To recap, reporting an incident when it happens keeps you “right” with your insurance carrier and enlists experts who can help you, often for free. If the complaint is frivolous and results in no loss/expense, it likely will not result in any increase in premium. Again, it’s case by case. But that is more typical than not.

Vanishing Coverage
Here’s another important reason to report a potential claim if you have Claims Made insurance, which most inspectors do. Let’s say you don’t report an incident to your insurance company, and then fail to renew on time or intentionally choose to end the policy and it lapses. In this case, if you did not report the incident from the past in a timely manner and you let your policy lapse, there is no coverage for that claim at all, even if you were covered at the time of the inspection! I know, it’s a difficult concept to accept, but please don’t shoot the messenger! All Claims Made insurance works this way and I know of no E&O program for home inspectors that is not Claims Made. In fact, most all professionals have Claims Made policies: appraisers, doctors, lawyers, accountants, engineers and so forth.

On the other hand, if you reported the incident when it happened, while the policy was in force, the insurance should be there for you even if you don’t have insurance any longer. That is best reason to report even seemingly small incidents. Switching carriers at renewal is fine as long as the new program offers what’s called “prior acts” coverage, which continues the coverage from the old policy/carrier forward to the new one, covering all your past work from the “inception” or start date of the policy. Always ask about prior acts if you are switching carriers.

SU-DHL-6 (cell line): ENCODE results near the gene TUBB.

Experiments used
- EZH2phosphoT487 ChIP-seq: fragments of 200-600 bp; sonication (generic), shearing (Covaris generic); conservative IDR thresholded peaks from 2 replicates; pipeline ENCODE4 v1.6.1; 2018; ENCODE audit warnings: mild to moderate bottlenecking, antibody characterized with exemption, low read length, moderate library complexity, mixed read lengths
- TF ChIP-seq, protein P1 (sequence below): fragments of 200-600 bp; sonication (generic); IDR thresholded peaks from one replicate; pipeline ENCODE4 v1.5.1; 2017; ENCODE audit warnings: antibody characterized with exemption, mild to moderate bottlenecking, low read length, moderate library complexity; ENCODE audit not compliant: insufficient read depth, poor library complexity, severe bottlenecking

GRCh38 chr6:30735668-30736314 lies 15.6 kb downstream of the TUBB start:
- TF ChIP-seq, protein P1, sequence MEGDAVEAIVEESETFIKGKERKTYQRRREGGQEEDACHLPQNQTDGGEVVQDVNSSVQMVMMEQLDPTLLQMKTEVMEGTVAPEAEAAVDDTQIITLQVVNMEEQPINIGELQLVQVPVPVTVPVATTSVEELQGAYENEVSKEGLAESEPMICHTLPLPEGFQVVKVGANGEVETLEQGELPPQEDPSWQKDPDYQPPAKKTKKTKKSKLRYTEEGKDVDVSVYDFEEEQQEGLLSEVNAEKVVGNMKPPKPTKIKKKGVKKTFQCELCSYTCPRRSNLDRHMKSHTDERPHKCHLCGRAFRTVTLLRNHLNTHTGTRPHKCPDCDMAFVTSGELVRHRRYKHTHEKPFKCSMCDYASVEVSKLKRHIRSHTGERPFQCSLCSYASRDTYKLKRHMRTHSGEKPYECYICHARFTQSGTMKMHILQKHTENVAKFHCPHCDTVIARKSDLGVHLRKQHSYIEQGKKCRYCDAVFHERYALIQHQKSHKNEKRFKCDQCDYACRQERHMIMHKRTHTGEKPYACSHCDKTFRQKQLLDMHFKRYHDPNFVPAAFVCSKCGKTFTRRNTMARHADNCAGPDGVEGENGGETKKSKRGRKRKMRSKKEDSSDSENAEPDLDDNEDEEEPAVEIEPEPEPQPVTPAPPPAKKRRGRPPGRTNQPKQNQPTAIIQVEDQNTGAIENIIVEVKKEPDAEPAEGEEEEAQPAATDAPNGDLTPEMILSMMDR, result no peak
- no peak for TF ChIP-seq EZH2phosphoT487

If you have questions, ask your agent for answers. If you want great rates, broad coverage and many business-building benefits, call OREP! The latest offering from OREP is a 90-day home warranty program that takes off your plate many of the small nuisance complaints that we’ve been discussing. Let the professionals resolve warranty-covered issues for you to the satisfaction of your clients (but still report them!). Providing a home warranty to your clients puts you ahead of the competition and reduces your workload and stress. And the small, warranty-related claims are handled professionally—without you getting involved!

About the Author
David Brauner is Senior Broker at OREP, a leading provider of E&O Insurance for home inspectors and other real estate professionals in 50 states ( He has provided E&O insurance to home inspectors for over 20 years. Contact him at or (888) 347-5273. OREP–Organization of Real Estate Professionals Insurance Services, LLC. Calif. Lic. #0K99465.

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Note: The January 2018 issue of Working RE Inspector mailed to over 20,000 home inspectors nationwide. OREP Insureds enjoy guaranteed delivery of each print magazine and many more benefits.